Biden sweeps South in Super Tuesday comeback as Sanders stays strong in California

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Biden sweeps South in Super Tuesday comeback as Sanders stays strong in California
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Biden sweeps South in Super Tuesday comeback as Sanders stays strong in California
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Less than two weeks after his campaign for the Democratic nomination appeared to be on life support, former Vice President Joe Biden executed a remarkable comeback on Super Tuesday, trouncing his rivals in Southern states with large African-American populations while capturing liberal strongholds that Bernie Sanders won four years ago. CBS News also projected that Biden will win Texas.

Biden assembled a broad coalition of support that delivered projected victories across the South in Virginia, North Carolina, Alabama, Arkansas and Tennessee, as well as Minnesota, Massachusetts and Oklahoma. In Virginia, Tennessee and North Carolina, exit polling showed more than 6 in 10 black voters went for Biden. That figure reached 72% in Alabama, where 46% of those who went to the polls were black.

California, the biggest prize of the night, was leaning towards Sanders as results trickled in Tuesday night, with young and Latino voters overwhelmingly going for the Vermont senator. Depending on the final tally, Sanders could potentially capture enough of the state’s 415 pledged delegates to offset Biden’s leads elsewhere, but it could take days before results in California are finalized, given the high number of ballots that were submitted by mail.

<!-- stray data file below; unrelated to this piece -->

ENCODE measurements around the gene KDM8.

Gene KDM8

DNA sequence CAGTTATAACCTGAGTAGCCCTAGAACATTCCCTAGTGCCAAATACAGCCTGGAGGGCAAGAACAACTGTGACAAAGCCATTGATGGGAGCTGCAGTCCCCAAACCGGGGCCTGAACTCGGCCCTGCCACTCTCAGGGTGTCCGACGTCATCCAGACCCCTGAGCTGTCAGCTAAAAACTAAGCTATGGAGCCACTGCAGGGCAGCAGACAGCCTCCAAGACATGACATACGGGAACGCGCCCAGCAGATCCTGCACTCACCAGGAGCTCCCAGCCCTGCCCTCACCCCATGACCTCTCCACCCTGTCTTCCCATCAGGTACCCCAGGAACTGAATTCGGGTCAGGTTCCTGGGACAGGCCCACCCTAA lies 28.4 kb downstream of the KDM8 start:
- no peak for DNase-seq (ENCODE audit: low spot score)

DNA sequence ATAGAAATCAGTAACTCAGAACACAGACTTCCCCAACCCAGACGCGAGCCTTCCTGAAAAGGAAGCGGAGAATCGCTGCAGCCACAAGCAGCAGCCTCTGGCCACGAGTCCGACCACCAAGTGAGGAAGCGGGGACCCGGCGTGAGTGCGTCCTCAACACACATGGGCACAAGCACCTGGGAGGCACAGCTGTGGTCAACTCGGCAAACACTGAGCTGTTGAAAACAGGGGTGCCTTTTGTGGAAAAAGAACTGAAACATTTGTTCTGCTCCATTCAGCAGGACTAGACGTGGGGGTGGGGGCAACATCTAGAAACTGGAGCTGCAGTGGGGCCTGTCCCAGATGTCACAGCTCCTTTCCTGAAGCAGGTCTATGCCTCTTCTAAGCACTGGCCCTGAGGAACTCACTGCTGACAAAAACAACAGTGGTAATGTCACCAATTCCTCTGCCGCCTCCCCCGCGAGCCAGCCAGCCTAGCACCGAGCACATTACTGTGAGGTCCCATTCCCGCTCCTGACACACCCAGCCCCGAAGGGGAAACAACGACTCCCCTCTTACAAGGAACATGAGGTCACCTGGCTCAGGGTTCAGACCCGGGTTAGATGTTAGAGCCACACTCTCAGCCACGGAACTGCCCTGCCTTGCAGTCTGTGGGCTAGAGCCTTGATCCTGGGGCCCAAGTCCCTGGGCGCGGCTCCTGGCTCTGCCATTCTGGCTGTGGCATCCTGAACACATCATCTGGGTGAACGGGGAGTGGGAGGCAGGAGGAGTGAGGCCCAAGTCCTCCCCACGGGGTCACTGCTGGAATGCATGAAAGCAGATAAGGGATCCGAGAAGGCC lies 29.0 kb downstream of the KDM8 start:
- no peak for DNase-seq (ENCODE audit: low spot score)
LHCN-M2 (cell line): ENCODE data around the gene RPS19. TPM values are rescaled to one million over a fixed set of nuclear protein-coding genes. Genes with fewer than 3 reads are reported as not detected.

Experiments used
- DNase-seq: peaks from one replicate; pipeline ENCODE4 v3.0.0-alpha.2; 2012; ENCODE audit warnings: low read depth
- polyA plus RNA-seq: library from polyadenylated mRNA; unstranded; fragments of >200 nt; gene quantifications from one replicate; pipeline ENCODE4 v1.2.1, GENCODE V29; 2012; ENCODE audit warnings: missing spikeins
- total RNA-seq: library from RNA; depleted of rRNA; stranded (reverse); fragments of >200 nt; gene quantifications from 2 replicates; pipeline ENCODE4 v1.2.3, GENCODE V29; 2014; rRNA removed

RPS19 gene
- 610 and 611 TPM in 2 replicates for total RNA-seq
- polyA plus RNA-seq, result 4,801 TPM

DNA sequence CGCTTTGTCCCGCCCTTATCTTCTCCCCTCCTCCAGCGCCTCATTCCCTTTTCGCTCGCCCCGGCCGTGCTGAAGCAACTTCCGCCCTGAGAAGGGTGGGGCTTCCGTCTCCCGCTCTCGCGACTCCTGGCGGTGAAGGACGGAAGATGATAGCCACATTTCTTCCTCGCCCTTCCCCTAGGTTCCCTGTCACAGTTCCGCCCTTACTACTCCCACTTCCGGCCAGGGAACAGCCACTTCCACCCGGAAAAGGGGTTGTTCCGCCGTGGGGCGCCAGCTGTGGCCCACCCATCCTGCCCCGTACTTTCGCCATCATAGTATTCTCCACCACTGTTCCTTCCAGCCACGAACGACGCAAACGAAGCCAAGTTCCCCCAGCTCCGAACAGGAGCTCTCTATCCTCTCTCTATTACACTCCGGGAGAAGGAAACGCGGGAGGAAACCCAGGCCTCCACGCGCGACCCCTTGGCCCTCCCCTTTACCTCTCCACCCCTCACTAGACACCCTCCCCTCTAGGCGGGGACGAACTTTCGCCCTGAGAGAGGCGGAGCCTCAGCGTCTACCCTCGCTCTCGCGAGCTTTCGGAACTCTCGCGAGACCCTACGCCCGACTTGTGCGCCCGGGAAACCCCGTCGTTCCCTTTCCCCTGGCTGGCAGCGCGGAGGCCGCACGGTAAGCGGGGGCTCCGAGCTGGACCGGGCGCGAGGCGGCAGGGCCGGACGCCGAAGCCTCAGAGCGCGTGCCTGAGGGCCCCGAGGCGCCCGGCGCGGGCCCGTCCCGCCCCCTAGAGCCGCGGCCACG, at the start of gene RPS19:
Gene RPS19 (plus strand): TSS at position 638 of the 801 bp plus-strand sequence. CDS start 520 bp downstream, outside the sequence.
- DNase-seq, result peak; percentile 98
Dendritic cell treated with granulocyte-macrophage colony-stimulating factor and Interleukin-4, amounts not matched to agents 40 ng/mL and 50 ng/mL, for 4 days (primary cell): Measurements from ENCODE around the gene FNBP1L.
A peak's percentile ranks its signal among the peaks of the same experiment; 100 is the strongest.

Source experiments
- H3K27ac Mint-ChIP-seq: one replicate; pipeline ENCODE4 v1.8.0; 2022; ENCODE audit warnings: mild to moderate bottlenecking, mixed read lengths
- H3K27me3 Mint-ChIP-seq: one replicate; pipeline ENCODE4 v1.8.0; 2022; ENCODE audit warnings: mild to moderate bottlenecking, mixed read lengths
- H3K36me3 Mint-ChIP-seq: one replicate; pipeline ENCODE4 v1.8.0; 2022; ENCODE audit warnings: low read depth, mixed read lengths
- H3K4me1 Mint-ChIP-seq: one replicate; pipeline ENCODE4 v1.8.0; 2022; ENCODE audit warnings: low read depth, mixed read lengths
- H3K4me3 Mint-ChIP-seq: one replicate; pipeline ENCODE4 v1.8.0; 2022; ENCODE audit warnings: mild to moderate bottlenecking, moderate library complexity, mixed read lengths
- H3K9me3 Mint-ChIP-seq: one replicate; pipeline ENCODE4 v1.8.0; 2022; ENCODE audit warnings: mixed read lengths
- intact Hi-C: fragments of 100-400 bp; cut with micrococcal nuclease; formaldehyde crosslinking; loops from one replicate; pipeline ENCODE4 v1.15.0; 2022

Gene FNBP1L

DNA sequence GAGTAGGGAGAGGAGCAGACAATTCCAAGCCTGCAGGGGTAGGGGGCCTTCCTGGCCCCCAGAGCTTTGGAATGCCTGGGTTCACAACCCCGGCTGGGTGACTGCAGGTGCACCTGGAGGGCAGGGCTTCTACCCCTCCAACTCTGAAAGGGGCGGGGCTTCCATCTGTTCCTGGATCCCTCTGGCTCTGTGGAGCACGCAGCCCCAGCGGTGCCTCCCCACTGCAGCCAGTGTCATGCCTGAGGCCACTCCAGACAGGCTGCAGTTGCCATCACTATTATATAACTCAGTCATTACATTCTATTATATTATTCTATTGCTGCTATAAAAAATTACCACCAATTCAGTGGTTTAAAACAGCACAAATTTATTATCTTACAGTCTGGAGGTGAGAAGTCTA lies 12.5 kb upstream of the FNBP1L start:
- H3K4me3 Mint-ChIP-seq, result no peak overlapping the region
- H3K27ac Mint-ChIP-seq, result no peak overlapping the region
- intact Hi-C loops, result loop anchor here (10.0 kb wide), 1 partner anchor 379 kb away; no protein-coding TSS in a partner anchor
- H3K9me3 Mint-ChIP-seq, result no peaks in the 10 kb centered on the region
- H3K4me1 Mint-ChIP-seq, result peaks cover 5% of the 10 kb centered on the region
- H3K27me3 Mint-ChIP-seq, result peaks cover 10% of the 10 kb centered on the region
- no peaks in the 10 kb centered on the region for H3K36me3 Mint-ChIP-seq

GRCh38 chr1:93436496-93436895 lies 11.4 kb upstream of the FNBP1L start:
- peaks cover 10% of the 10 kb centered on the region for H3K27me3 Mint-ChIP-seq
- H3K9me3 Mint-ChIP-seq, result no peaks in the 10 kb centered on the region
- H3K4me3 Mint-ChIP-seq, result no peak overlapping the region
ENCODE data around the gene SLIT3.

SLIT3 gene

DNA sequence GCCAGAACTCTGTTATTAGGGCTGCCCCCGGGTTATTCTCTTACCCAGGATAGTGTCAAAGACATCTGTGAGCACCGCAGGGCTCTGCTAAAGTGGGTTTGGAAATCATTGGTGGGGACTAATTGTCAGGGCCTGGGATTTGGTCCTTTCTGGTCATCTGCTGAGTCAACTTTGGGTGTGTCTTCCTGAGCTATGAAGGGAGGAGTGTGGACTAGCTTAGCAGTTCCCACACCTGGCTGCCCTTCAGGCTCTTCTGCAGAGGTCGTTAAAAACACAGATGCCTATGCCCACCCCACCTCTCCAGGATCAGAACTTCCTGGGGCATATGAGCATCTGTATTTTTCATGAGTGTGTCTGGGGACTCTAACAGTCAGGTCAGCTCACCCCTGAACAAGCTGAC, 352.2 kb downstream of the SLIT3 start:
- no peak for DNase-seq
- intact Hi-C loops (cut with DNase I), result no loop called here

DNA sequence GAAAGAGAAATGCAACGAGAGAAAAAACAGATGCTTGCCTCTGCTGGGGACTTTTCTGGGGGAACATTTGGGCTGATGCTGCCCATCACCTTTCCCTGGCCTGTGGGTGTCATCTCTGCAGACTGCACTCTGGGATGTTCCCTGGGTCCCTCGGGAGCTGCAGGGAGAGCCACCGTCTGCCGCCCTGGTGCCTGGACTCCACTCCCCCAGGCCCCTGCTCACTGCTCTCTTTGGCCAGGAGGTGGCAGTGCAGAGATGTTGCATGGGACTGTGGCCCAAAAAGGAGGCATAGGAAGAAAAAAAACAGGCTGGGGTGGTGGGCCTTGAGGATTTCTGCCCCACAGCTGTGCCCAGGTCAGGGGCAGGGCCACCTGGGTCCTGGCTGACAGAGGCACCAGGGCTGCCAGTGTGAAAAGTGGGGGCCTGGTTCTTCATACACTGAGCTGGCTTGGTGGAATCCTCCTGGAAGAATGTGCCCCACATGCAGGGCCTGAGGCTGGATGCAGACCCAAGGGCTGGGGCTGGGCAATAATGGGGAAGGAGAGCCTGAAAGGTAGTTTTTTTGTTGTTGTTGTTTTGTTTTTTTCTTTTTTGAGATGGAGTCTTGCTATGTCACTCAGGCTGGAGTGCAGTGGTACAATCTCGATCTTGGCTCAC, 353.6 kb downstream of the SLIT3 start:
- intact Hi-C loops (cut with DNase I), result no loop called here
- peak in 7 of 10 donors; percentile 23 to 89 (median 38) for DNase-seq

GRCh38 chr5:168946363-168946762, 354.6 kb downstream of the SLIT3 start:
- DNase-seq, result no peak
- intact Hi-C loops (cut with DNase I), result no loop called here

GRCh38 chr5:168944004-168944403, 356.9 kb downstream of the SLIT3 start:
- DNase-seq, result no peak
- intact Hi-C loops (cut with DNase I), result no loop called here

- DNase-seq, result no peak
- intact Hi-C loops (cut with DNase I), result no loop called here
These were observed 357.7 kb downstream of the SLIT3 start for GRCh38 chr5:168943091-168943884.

The former vice president excelled among moderate voters and older Democrats, winning 47% of those 65 and over in Super Tuesday states, according to exit polling. Michael Bloomberg was second with just 16%, followed by Sanders at 13%.

Many Democrats also said Biden was best equipped to defeat President Trump in November. Fifty-one percent of Virginia Democratic primary voters said Biden was the best candidate to beat Mr. Trump, far surpassing Sanders at 22%.

Taking the stage in Los Angeles as results continued to come in, Biden remarked, “They don’t call it Super Tuesday for nothing,” declaring it a “good night.”

“Just a few days ago the press and the pundits declared the campaign dead, and then came South Carolina, and they had something to say about it, and we’re told well when you got to Super Tuesday, it’d be over,” Biden said. “Well, it may be over for the other guy. Tell that to the folks in Virginia, North Carolina, Alabama, Tennessee, Oklahoma, Arkansas, Minnesota and maybe even Massachusetts.”

More than 1,300 delegates — roughly 30% of total pledged delegates — were at stake on the most important day of the Democratic nominating process thus far. Biden pulled into the lead early in the night, but Sanders began to close the gap as states in the West began to report results.

You can read the rest of Melissa Quinn and Stefan Becket’s article at CBSnews.com

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